Both the bracket 51 and the trim cover are formed into angles, thus defining first and second planar outlet support surfaces 54 and 56. The first and second planar outlet support surfaces are adjacent and angled relative to each other. Thus, the planes defined by each surface 54 and 56 intersect to form an angle "A," as illustrated in FIG. 3. Preferably, the angle A is at least 90 degrees, more preferably, angle A is an obtuse angle, and most preferably, angle A is about 135 degrees.

Now a major advantage of the angled medical gas outlet panel of the present invention will be apparent. As best seen in FIGS. 4 and 5, the use of the angled outlet panels 50 permits closer placement of two pieces of medical gas services operating equipment than is possible with two conventional planar outlet panels placed side by side. For example, the two adjacent vacuum control boxes with depending containers 60 and 62 could not be supported so closely together if connected to two medical gas outlets mounted flush in the side panel 24. For a side-by-side, flush-mounted arrangement, the width of the side panel 24 would have to be increased. This would, in turn, increase the overall size of the column 10 which is contrary to the goal of reducing space requirements in medical gas services modules.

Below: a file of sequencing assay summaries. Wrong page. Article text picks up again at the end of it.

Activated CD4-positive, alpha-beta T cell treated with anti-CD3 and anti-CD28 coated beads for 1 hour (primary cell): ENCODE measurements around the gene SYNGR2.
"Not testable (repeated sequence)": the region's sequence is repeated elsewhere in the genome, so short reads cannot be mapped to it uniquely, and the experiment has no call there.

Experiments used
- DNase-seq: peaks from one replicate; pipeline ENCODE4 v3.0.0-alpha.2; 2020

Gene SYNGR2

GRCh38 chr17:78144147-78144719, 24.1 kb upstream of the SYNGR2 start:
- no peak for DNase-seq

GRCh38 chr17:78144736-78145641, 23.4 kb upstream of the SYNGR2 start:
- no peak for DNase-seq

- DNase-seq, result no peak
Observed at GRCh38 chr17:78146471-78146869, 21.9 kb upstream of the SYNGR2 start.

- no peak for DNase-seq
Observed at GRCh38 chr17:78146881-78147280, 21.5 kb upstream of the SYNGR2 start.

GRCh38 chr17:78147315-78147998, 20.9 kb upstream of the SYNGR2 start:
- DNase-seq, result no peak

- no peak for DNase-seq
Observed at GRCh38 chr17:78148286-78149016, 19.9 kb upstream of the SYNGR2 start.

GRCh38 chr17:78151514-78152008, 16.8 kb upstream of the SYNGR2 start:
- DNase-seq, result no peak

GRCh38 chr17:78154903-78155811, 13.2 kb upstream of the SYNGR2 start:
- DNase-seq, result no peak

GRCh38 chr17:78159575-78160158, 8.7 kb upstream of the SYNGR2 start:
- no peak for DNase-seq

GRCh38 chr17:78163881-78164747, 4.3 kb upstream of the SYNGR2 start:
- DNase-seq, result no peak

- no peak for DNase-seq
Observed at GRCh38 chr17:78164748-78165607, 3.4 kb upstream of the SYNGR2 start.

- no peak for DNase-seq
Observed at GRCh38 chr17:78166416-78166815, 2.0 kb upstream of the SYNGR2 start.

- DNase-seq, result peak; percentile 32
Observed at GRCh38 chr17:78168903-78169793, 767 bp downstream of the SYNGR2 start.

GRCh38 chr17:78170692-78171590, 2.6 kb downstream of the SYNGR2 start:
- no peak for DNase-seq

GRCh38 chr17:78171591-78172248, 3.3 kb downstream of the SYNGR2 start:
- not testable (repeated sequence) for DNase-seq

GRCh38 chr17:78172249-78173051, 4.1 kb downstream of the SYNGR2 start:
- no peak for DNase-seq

Yet, as shown in FIGS. 1 and 4, even with the minimal overall size of the column 10 of this invention, there is ample room internally and externally for numerous other service outlets and attachment devices. For example, electrical outlets 70 can be positioned at various heights. Telephone jacks 72 and display panels for digital clocks and timers 74 can be conveniently placed along the vertical length of the side panels 22, 24, 26 and 28. Still further, the vertical corner members 14 may be formed to provide equipment mounting tracks 76, and additional equipment mounting tracks 78 can be mounted on the side panels. In this way, bracket devices permit the adjustable attachment of a wide variety of other equipment.